Java's Inheritance Mechanisms

I. Inheritance

    A. You create a subclass using the extends keyword

    B. Access Modifiers: more on these later when packages are introduced

        1. public
	2. protected
	3. private

    C. Constructors

        1. use super to call the superclass constructor
	2. super must be the first statement in a constructor
	3. if super is omitted then the superclass's default 0-argument
	    constructor is called
	    a. if the superclass does not provide a 0-argument
		constructor, then the java compiler will complain
	4. constructors are called in order of derivation, from superclass
	    to subclass
	5. super can be used to access any member of a superclass. It is
	    commonly used to access the superclass's method when you are
	    overriding it in the subclass. For example, if you are
	    overriding a method named "push" and you want to first
	    call the superclass's implementation of push, you would
	    write "super.push(...)"

    D. All methods are virtual by default

        1. Use the final keyword to prevent a method from being

	2. abstract methods with no method body can be created by prefixing
	    the method name with the abstract keyword

	3. classes that contain abstract methods must be declared abstract

	    a. subclasses must be declared abstract if they fail to define
	        an abstract method that they inherit from an abstract 

    E. Object class: Implicit superclass for any class that is not defined
        to extend another class--all objects can be cast to Object

II. Interfaces

    A. An interface specifies a set of methods that a class agrees to
       implement. An interface does not provide any implementation for these
       methods. In fact, an interface can provide no implementation whatsoever.
       It cannot even declare instance variables (it can only declare constants).

       1. Similar to an abstract class, but different in that it
		provides no implementation whatsoever, whereas
		an abstract class may provide implementations for
		one or more methods

	    a. Note: Interfaces do support default methods that provide
		a default method body and static methods that provide
		method bodies. However, these are more advanced concepts
		that we will not consider in this course.

       2. Classes can choose to implement as many interfaces as they desire

       3. Syntax: access interface {
                     return-type method-name1(param-list);
		     return-type method-name2(param-list);
		     type var1 = value;
		     type var2 = value;
		     // ...
		     return-type method-nameN(param-list);
		     type varM = value;

       Example: public interface Iterator {
                    boolean hasNext();
		    Object next();
		    void remove();
 	   a. access to an interface is either public or 
		default (i.e., package)
	   b. all methods/variables are implicitly declared public,
		hence you do not need to prefix their declarations
		(if the interface is declared with package level
		access, the methods will only be visible to classes
		within the package, despite their implicit guarantee
		of publicness).
	    c. all variables are implicitly declared public, static,
		and final (i.e,. they are constants shared by all
		classes that implement the interface)

       4. Interfaces can extend other interfaces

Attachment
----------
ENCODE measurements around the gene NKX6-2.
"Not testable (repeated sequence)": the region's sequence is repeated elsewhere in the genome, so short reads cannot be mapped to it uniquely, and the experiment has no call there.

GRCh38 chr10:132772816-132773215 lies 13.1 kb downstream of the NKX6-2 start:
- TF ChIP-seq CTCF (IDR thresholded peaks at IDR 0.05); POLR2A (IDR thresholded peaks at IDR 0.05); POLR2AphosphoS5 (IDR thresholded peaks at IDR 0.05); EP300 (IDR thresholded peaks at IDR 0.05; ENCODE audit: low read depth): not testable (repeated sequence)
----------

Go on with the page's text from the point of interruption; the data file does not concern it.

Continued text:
B. Implementing Interfaces: A class that implements an interface must
       declare and define each of the interface's methods and must declare
       those methods public, regardless of whether they are declared public
       in the interface declaration

       1. Use the implements keyword

       2. Specify multiple interfaces by providing a list of names separated by

       3. A class that specifies multiple interfaces is in effect supporting
	  multiple inheritance. However, since it can only extend one class,
	  it can only inherit implementation from one class.

    C. Variables can be declared to be of an interface type.
	1. A variable declared to be of an interface type may only access the
		methods declared by that interface, even if the variable
		points to an object that supports additional methods.

    D. Variables in interfaces provide a way of declaring a set of global,
    	read-only variables that will be used by many of the classes in an 

       1. Whenever you would declare a global constant in C++, 
          place a similar variable into an interface in Java.

       2. Classes that want to reference these global variables will implement
          the interface
	  Example: public interface GlobalVariables {
	             int MIN = 0;
		     int MAX = 10;
		     string BADOPERATOR = "Error: Bad Operator";

		   public class Node implements GlobalVariables {
		      int minValue = MIN;

III. Types and Inheritance
    A. Definitions
        1. Type: A set of values + a set of operations that manipulate those values
        2. Abstract Type: A type that specifies what its operations
	   should do, but which provides no implementation of its 
        3. Subtype: A type that permits the same values as another type T,
           the same operations as T, and provides one or more additional 
           a. The type T is often called the supertype 
           b. A subtype can be used whereever its supertype is used, because
              it supports the same set of operations
           c. Despite having the prefix sub, a subtype actually provides a
              superset of T's operations
    B. Relationship between Types, Classes and Inheritance
        1. Classes provide a concrete way to declare and implement
        2. Interfaces represent abstract types
	3. Abstract base classes represent abstract types if they
		provide no default implementations. However, many
		abstract base classes provide some implementation,
		and so lie somewhere on the continuum between a
		concrete type and an abstract type.
        3. Subclasses represent subtypes of their superclasses.